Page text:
Tuesday, April 23, 2013

All along the Watchtower


I've seen lunar eclipses and desert sandstorms,and lightning that made my hair stand on end'

I've seen fires burn so hot,they made their own weather.

I've watched deer and elk frolic in the meadow below me,and pine trees explode in a blue ball of smoke.


If there's a better job in anywhere on the planet,I'd like to know what it is.


Phillip Connors: Fire Season.

'Fire Tower'...interesting!.. I'd been looking at the OS map of my backyard, looking for some new local walks where I could take the hound,and my eyes alighted on the above feature. In the state owned forests of the UK, fire towers- or forest look out points- are few and far between,unlike over in the States where remote Fire Towers are often manned-or even wo-manned- by firewatchers who are often on duty for up to six weeks at a time,at these isolated stations.

Some regarded literary figures have been employed as Fire Watchers at one time or another. Notably Jack Kerouac and Edward Abbey. Both authors recording their lives in the forest through works such as Kerouac's Dharma Bums.However, the best literary work I've ever read in this field was Phillip Connors fairly recent book Fire Season. It's a fascinating and well written work which details his decade in the wilderness atop a fire tower on a remote mountain above millions of acres of forest which stretched as far as the eye could see.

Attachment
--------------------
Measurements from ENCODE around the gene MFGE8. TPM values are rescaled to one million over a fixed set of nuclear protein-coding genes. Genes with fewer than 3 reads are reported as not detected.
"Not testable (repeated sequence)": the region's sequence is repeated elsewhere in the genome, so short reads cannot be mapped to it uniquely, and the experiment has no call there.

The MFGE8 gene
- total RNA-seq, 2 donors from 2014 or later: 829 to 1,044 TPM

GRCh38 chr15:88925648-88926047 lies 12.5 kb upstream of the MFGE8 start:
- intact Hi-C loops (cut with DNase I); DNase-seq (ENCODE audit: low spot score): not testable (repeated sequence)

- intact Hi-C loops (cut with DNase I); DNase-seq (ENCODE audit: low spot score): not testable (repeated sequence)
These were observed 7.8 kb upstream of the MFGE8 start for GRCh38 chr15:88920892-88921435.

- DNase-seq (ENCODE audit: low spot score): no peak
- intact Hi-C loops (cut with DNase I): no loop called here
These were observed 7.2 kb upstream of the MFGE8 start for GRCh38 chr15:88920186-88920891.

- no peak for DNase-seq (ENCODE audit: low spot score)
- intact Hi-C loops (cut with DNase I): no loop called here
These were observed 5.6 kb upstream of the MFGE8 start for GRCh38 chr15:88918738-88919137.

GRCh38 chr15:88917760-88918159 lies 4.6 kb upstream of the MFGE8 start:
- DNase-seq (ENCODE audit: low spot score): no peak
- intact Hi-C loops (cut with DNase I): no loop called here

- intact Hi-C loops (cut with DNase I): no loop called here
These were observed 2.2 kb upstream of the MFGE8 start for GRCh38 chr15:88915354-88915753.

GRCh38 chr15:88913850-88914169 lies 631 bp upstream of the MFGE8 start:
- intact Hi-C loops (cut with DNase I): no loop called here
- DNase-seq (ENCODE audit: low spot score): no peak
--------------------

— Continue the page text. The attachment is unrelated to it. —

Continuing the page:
With the advent of satellite technology, Firewatching in the US is going the way of Lighthouse keeping over here. However, the biggest forests in the US are still employing fire watchers who often need pack horses and muleteers to ferry their provisions to the work stations which might be days away from a highway. Once they are there, they usually remain on the job for over a month. The work routine involving the daily ritual of climbing the tower to scan the horizon for tell tale wisps of distant smoke-usually started by lightning strike. At the end of their shift,they climb down and settle into their simple cabin abode which of course is inevitably without main services. But why don't you just read Fire Season to get the full romantic picture.

As for my Fire Tower. I set off to find it but any fire breaks had been taken over by the self seeded conifers which made the direction I was heading for impossible to reach. I'll try again perhaps later this week via another route. I have an image of a rusting tower, unseen and unused for decades ,reaching up into the sky supporting a viewing platform. Perhaps it's fallen down and all that remains is a twisted scattered hulk? There must be something there though?...Watch this space.



Fire Season

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